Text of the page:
Mentors come in all ages, incomes, abilities

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Perhaps you have been thinking of becoming a mentor, but you just have that nagging thought that keeps you from picking up the phone or clicking on that website and signing up. Well, maybe you have fallen into one or more of the mentoring myth traps. Let's look at some of the common misconceptions that people often report to us regarding mentoring.

I'm too old.

Mentors can be young or older and still be effective mentors. At Big Brothers Big Sisters, we enroll mentors 18 years old and up. We even have a High School Bigs program, where high school students mentor younger students in a supervised school-based experience. Some of the best opportunities for mentoring can occur after retirement, too. Mentors often say how rewarding mentoring turns out to be for them personally and how much their own life is enriched by the experience.

My kid isn't a troublemaker; they don't need mentoring.

Any child who wants to have fun can benefit from a mentor.

I don't have enough time.

Yes, mentoring takes time, but not really as much as you might think. Fortunately, there are many different types of mentoring and most people will find that at least one will work for them. In its simplest form, mentoring is just involving someone else in your life. In a community-based mentoring program, mentors and youth choose the time of their visits together. During these visits, you can do something together that you were already planning to do - eat dinner, go to the library or the gym or even volunteer for another organization. Matches usually meet for two to four hours per month. School-based mentoring usually involves a one-hour-a-week commitment at the school site.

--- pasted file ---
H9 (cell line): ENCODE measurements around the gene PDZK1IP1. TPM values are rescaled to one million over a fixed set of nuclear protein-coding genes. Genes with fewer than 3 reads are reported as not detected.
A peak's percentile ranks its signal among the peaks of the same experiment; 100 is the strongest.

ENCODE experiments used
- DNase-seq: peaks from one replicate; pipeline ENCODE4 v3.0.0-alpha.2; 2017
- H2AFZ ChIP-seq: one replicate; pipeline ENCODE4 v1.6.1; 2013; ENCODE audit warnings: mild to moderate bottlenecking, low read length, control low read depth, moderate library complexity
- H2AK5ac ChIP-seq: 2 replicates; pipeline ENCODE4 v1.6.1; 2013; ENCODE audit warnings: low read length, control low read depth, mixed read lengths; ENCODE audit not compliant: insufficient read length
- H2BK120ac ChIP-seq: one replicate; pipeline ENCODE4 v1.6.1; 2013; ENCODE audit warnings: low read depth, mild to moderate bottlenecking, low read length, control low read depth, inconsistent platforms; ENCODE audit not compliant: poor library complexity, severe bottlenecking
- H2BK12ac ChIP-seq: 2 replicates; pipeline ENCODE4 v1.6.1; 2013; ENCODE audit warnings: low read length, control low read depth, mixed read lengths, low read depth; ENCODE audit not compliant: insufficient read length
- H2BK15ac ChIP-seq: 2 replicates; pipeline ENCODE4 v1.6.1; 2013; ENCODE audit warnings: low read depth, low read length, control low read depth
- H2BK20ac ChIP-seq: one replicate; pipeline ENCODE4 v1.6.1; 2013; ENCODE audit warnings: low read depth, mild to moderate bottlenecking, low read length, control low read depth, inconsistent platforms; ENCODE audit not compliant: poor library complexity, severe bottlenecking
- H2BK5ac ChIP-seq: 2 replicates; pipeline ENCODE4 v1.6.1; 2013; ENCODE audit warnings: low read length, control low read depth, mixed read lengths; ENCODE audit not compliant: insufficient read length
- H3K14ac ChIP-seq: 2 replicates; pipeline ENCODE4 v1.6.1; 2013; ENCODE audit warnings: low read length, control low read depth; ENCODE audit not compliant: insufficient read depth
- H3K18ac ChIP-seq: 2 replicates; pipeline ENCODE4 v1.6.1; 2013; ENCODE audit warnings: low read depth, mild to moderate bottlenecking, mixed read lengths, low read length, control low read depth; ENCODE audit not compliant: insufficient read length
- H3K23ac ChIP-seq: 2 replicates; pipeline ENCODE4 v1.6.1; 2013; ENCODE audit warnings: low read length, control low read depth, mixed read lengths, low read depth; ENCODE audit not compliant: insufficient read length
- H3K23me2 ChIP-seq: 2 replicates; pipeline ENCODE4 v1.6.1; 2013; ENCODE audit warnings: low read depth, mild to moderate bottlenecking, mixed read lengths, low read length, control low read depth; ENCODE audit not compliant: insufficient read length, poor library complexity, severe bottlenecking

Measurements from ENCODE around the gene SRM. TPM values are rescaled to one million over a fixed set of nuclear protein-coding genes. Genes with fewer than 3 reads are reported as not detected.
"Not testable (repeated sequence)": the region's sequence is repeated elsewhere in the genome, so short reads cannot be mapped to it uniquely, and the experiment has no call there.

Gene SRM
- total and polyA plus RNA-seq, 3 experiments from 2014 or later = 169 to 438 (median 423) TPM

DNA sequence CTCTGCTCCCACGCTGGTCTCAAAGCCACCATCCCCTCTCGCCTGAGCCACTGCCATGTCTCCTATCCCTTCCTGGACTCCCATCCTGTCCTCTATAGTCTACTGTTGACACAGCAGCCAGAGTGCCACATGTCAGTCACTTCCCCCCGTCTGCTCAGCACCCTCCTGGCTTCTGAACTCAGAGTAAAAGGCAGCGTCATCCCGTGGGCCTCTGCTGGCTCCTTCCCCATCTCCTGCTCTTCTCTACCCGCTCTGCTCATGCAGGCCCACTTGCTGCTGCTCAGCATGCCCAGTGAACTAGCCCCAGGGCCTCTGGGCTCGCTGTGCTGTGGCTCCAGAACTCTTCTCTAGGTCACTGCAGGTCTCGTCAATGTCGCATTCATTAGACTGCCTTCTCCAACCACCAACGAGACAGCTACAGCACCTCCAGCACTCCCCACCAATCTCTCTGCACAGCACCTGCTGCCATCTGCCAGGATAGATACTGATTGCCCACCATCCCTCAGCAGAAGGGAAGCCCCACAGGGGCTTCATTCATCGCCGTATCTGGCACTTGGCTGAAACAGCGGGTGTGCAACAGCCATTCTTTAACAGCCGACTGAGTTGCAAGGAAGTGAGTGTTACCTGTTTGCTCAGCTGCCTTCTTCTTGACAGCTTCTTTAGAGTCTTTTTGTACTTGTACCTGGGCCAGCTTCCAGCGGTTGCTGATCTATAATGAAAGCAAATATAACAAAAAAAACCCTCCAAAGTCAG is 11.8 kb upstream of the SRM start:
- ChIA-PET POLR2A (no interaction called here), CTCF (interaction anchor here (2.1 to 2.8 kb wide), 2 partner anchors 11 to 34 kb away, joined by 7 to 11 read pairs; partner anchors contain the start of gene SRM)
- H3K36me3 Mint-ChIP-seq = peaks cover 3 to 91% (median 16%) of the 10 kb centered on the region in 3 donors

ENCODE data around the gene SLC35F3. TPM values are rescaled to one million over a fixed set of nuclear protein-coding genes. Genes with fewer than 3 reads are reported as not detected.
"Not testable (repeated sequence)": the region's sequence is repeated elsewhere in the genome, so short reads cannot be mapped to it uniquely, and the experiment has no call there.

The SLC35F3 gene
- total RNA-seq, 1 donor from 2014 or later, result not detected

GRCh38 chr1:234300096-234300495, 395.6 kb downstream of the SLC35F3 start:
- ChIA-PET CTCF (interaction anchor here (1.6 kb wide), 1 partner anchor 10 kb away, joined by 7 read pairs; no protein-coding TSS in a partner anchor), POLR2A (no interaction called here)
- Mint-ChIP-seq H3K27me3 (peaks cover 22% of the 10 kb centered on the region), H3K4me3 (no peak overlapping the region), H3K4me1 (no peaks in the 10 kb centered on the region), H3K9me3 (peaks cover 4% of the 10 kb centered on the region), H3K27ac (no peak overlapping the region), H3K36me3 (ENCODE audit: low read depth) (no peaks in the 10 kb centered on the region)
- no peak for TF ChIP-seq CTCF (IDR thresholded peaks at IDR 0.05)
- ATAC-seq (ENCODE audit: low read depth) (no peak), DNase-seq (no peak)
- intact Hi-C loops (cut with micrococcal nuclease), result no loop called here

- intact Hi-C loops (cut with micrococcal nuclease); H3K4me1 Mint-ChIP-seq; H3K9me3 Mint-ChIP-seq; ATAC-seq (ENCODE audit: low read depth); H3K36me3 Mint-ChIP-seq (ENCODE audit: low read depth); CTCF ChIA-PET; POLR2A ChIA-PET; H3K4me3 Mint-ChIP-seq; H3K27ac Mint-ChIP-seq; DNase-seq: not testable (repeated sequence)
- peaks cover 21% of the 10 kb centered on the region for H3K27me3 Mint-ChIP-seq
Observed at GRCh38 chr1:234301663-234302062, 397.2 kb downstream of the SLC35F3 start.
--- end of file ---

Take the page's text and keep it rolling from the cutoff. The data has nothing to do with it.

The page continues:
I have my own flaws, so how can I mentor someone else?

No one is perfect and mentors shouldn't be perfect. Youth need realistic role models. Mentoring is not counseling, life coaching or fixing a person. All that is required of a mentor is to be in someone's corner. Our program specialist supports BBBS mentoring relationships with regular match support to assist our mentors with having the best possible outcomes for the match.

I don't have enough money to mentor.

Mentors do not need to have money to make a difference. In fact, it is low-cost activities that often have the most impact. Mentors can find a variety of free community activities, play a sport or work on an inexpensive craft with their mentees.

I don't have kids. I can't be a mentor.

You do not need to be a parent to make a difference; you just need to enjoy spending time with a young person. Mentors are not supposed to take the place of a parent and have a very different role in the life of a young person than a parent does.

If you are alive and you are open to learn, you can mentor.

Koyote is regional director of the Taos/Colfax County Big Brothers Big Sisters. Big Brothers Big Sisters provides professionally supported, free, one-to-one mentoring for children and youth in Taos and Colfax counties. You can contact us at (575) 770-5751, (575) 779-0003 or at bbbsmountainreigion.org.

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